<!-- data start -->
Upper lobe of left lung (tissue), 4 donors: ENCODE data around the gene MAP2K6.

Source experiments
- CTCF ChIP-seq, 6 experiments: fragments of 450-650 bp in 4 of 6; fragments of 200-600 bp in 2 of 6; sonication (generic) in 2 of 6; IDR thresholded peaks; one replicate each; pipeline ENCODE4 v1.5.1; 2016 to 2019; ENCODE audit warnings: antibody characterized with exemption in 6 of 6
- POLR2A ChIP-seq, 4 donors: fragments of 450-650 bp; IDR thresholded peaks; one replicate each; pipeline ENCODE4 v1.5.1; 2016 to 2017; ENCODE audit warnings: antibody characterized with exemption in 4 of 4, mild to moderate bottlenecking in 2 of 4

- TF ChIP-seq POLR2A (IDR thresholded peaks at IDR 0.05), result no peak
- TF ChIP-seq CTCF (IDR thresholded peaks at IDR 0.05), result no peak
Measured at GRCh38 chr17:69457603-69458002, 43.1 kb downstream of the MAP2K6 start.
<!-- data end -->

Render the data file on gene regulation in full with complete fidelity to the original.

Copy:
Upper lobe of left lung (tissue), 4 donors: ENCODE data around the gene MAP2K6.

Source experiments
- CTCF ChIP-seq, 6 experiments: fragments of 450-650 bp in 4 of 6; fragments of 200-600 bp in 2 of 6; sonication (generic) in 2 of 6; IDR thresholded peaks; one replicate each; pipeline ENCODE4 v1.5.1; 2016 to 2019; ENCODE audit warnings: antibody characterized with exemption in 6 of 6
- POLR2A ChIP-seq, 4 donors: fragments of 450-650 bp; IDR thresholded peaks; one replicate each; pipeline ENCODE4 v1.5.1; 2016 to 2017; ENCODE audit warnings: antibody characterized with exemption in 4 of 4, mild to moderate bottlenecking in 2 of 4

- TF ChIP-seq POLR2A (IDR thresholded peaks at IDR 0.05), result no peak
- TF ChIP-seq CTCF (IDR thresholded peaks at IDR 0.05), result no peak
Measured at GRCh38 chr17:69457603-69458002, 43.1 kb downstream of the MAP2K6 start.